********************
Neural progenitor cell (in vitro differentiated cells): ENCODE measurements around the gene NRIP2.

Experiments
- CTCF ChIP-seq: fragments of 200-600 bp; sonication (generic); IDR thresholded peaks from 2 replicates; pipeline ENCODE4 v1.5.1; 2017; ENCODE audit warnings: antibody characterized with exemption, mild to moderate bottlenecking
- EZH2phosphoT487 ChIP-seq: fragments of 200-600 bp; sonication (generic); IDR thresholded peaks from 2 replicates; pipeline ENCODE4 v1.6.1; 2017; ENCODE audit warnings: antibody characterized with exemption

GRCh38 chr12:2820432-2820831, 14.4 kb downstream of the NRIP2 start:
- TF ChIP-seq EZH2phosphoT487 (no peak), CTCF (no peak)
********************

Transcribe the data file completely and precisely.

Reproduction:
Neural progenitor cell (in vitro differentiated cells): ENCODE measurements around the gene NRIP2.

Experiments
- CTCF ChIP-seq: fragments of 200-600 bp; sonication (generic); IDR thresholded peaks from 2 replicates; pipeline ENCODE4 v1.5.1; 2017; ENCODE audit warnings: antibody characterized with exemption, mild to moderate bottlenecking
- EZH2phosphoT487 ChIP-seq: fragments of 200-600 bp; sonication (generic); IDR thresholded peaks from 2 replicates; pipeline ENCODE4 v1.6.1; 2017; ENCODE audit warnings: antibody characterized with exemption

GRCh38 chr12:2820432-2820831, 14.4 kb downstream of the NRIP2 start:
- TF ChIP-seq EZH2phosphoT487 (no peak), CTCF (no peak)